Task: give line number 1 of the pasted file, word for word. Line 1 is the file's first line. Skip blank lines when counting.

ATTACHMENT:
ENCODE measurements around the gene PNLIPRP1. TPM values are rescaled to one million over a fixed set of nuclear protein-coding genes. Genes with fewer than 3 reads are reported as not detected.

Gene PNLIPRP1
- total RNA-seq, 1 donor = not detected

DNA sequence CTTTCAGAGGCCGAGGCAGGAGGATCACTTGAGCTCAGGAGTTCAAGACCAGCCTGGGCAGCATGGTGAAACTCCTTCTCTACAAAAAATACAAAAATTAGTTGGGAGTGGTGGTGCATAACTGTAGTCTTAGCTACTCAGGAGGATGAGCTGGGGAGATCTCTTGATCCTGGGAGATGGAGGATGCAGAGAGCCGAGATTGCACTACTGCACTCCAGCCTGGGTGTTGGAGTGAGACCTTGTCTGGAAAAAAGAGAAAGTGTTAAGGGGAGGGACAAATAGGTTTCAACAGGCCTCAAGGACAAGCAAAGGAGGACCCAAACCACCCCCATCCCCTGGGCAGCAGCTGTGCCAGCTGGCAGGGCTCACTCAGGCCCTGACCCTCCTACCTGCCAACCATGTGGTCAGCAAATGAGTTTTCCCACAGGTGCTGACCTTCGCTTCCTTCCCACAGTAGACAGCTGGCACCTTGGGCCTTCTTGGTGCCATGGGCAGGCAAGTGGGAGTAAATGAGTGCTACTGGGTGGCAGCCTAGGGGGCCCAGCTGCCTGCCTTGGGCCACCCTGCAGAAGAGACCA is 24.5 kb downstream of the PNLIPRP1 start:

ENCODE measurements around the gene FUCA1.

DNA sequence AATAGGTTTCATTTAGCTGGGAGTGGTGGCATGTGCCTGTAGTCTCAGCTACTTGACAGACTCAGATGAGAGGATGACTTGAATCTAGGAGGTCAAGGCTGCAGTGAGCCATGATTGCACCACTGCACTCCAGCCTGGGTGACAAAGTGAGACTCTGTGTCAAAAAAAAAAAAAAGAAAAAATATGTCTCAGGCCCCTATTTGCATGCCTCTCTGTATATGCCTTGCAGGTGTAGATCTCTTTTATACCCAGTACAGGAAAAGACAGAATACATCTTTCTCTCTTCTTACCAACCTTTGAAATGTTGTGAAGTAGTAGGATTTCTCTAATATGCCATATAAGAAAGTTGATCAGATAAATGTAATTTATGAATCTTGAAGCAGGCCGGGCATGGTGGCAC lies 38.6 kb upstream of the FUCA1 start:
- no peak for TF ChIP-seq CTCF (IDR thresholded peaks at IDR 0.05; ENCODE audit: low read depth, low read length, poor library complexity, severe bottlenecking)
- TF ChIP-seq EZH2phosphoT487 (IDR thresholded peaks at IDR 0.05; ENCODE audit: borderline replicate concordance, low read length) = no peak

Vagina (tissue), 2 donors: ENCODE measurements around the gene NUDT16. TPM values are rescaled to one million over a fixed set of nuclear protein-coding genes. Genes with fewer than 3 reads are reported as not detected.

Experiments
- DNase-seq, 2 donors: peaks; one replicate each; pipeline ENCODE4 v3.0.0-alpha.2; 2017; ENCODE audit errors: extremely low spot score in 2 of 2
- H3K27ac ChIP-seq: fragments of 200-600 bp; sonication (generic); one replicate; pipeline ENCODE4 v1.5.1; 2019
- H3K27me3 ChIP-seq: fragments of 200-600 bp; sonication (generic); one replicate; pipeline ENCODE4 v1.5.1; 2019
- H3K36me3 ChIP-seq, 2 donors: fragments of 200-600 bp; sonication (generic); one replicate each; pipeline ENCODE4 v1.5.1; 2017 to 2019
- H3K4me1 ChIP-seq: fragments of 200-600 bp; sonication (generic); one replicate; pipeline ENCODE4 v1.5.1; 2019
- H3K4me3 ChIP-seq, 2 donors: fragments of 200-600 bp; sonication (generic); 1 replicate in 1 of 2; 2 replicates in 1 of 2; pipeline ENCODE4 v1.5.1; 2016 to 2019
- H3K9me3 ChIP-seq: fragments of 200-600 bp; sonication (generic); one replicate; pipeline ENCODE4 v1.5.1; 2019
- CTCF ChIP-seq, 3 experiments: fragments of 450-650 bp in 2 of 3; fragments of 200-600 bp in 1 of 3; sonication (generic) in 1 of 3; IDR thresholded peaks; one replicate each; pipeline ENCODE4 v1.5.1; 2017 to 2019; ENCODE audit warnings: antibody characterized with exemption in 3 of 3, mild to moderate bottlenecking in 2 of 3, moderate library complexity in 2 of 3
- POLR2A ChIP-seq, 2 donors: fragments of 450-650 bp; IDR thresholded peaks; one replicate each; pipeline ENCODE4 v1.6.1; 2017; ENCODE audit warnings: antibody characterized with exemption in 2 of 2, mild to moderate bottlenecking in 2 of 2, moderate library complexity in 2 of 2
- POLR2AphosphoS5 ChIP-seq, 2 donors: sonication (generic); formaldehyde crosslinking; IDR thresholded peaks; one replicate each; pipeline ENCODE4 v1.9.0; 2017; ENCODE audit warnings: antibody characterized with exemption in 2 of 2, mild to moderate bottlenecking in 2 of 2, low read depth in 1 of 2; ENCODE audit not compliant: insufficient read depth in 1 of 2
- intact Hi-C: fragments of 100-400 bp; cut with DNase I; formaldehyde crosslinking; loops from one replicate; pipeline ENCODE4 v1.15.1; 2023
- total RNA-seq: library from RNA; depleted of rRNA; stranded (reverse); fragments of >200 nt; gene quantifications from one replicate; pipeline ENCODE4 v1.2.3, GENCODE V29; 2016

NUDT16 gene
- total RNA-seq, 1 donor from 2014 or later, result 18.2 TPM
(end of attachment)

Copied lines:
ENCODE measurements around the gene PNLIPRP1. TPM values are rescaled to one million over a fixed set of nuclear protein-coding genes. Genes with fewer than 3 reads are reported as not detected.